News stories on coronavirus in French, German, and Spanish languages are being published by state-backed outlets from China, Russia, Iran, and Turkey, generating greater engagement across Facebook and Twitter than prominent domestic news media, according to new analysis from the Oxford Internet Institute (OII), University of Oxford.

OII researchers have found that in some instances, French, German and Spanish language reporting from foreign state-backed outlets has greater impact than independent and established media in their respective countries, achieving a higher average engagement per article on Facebook and Twitter than major news outlets with larger distribution networks.

Outlets such as Russia Today (RT), producing French language coronavirus-related content, had five times as many engagements per shared article across Facebook and Twitter than prominent news source Le Monde.  Similarly, state backed outlet China Radio International (CRI) produced coronavirus content published in Spanish and generated over four times as many engagements per shared article across social media channels as leading Spanish newspaper El Pais.

Co-author of the latest data memo, Professor Philip Howard, Director of the Oxford Internet Institute, University of Oxford said:

“State-backed media from China, Iran, Russia, and Turkey are targeting French, German, and Spanish-speaking social media users around the world with news on coronavirus.”

Katarina Rebello, Research Assistant, Oxford Internet Institute, added:

“Many of these state-backed outlets blend reputable, fact-based reporting about the coronavirus with misleading or false information, which can lead to greater uncertainty among public audiences trying to make sense of the Covid-19 pandemic.”

The researchers examined coronavirus coverage for key themes in state-backed narratives, finding significant variations by language and source country, specifically:

  • Russian outlets producing coronavirus content in French and German consistently emphasised weak democratic institutions and civil disorder in Europe.
  • Chinese and Turkish outlets producing Spanish content promoted their own countries global leadership in combating the pandemic.
  • Russian and Iranian outlets generated polarizing content targeted at Latin America and Spanish speaking social media users in the United States.

Read the full report.

For more information please call 01865 287220 or email press@oii.ox.ac.uk

Notes for editors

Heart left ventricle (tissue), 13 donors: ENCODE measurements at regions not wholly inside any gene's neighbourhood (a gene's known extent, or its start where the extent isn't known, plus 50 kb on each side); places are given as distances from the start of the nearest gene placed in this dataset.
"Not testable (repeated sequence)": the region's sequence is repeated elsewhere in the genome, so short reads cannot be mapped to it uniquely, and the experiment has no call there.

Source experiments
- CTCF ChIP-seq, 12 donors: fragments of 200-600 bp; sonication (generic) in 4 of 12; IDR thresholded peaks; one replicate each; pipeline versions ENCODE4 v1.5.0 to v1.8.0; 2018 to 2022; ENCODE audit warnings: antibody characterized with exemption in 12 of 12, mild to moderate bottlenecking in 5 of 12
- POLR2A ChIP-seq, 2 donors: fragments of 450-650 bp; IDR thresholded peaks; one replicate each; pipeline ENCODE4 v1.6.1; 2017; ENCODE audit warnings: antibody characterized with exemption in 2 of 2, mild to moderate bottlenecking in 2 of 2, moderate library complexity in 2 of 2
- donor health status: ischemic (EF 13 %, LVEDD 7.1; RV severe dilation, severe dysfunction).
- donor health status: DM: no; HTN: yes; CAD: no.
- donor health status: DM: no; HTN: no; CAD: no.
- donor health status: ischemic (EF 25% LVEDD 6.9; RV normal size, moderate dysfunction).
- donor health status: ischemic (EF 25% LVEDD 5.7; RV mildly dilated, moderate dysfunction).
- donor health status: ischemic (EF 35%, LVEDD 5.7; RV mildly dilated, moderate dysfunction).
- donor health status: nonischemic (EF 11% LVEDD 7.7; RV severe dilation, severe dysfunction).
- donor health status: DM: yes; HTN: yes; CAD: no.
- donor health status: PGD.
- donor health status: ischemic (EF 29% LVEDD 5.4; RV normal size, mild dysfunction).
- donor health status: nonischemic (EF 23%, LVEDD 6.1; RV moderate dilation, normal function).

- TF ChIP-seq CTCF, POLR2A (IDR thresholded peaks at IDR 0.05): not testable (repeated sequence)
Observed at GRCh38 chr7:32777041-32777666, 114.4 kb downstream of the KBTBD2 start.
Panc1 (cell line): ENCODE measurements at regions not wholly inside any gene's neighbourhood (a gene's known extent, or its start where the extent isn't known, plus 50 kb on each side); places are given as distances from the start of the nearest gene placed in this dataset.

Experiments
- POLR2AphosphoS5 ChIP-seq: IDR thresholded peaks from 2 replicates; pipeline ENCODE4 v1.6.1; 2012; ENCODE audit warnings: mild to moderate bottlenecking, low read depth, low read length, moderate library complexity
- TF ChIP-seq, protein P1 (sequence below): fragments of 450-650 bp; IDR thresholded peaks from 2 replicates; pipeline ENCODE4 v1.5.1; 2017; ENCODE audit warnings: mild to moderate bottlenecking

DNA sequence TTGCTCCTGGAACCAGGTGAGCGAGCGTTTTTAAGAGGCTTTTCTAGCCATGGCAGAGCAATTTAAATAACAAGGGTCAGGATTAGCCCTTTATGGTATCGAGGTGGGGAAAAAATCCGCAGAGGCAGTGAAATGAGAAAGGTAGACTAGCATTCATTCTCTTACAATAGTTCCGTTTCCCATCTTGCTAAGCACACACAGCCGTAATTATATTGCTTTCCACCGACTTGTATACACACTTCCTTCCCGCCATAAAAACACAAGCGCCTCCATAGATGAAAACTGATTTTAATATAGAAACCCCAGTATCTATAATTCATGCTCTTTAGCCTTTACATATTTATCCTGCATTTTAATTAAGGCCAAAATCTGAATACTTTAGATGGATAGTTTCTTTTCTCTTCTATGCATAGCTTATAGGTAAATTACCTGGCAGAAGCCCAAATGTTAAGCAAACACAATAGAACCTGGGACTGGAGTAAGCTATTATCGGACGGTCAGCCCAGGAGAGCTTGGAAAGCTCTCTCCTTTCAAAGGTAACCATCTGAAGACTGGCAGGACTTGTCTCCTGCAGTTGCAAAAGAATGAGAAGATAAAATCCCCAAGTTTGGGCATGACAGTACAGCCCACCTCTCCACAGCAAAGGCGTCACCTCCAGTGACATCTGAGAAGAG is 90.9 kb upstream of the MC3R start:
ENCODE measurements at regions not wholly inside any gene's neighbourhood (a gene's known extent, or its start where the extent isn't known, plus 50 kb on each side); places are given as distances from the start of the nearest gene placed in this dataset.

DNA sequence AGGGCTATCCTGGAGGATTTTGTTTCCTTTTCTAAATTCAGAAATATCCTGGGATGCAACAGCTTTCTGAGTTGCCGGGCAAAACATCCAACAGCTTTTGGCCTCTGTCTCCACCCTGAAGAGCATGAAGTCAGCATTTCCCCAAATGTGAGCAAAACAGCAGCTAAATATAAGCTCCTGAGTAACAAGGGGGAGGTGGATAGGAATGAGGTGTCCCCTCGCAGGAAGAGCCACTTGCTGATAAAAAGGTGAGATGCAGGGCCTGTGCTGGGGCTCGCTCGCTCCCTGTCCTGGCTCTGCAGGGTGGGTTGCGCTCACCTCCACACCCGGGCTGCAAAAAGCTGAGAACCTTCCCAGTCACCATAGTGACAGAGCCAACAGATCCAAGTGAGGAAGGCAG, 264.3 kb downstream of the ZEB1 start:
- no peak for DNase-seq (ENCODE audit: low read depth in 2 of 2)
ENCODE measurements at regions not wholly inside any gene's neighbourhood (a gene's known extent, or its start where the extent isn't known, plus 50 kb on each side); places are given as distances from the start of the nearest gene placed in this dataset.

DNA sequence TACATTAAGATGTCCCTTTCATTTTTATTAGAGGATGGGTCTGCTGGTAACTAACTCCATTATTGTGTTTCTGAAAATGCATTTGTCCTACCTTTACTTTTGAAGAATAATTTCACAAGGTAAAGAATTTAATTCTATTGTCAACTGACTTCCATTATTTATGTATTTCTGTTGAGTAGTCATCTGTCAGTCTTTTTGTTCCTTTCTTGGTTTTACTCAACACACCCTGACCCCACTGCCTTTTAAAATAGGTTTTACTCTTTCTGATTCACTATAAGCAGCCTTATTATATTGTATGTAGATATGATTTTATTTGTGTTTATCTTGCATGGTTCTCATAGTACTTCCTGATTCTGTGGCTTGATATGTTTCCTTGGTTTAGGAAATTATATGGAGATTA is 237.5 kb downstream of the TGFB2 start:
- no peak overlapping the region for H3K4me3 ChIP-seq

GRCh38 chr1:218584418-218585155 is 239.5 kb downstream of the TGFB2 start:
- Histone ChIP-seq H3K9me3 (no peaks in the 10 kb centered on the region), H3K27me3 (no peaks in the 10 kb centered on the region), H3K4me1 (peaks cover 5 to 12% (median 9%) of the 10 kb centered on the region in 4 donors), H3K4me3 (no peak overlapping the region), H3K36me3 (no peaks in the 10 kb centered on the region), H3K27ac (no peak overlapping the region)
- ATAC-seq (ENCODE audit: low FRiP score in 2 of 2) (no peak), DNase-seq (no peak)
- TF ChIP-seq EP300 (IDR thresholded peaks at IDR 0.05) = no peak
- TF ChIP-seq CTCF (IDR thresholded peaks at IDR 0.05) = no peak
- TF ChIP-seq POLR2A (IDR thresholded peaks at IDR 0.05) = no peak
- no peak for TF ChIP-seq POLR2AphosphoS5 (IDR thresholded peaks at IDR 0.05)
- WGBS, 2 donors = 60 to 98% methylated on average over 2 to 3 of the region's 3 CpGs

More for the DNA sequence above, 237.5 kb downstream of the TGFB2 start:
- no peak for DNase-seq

About the analysis

The report ‘Covid-19 News and Information from State-Backed Outlets targeting French, German and Spanish-Speaking Social Media Users’ is published by the Computational Propaganda Project, at the Oxford Internet Institute, part of the University of Oxford.  The research team define ‘state backed media outlets’ as organisations that are either directly funded by the state or are editorially managed by their governments. The outlets include international broadcasters and news agencies that have a major web presence.  The team collected data between 18 May 2020 and 5 June 2020.  Followers of state backed media outlets includes all Twitter accounts and Facebook pages/groups sharing content.  Engagement includes all potential reactions on Twitter.

About the Computational Propaganda Project

Computational Propaganda project research studies are published at https://comprop.oii.ox.ac.uk/publications/

About the Oxford Internet Institute

The Oxford Internet Institute (OII) is a multidisciplinary research and teaching department of the University of Oxford, dedicated to the social science of the Internet. Drawing from many different disciplines, the OII works to understand how individual and collective behaviour online shapes our social, economic and political world. Since its founding in 2001, research from the OII has had a significant impact on policy debate, formulation and implementation around the globe, as well as a secondary impact on people’s wellbeing, safety and understanding. Drawing on many different disciplines, the OII takes a combined approach to tackling society’s big questions, with the aim of positively shaping the development of the digital world for the public good. https://www.oii.ox.ac.uk/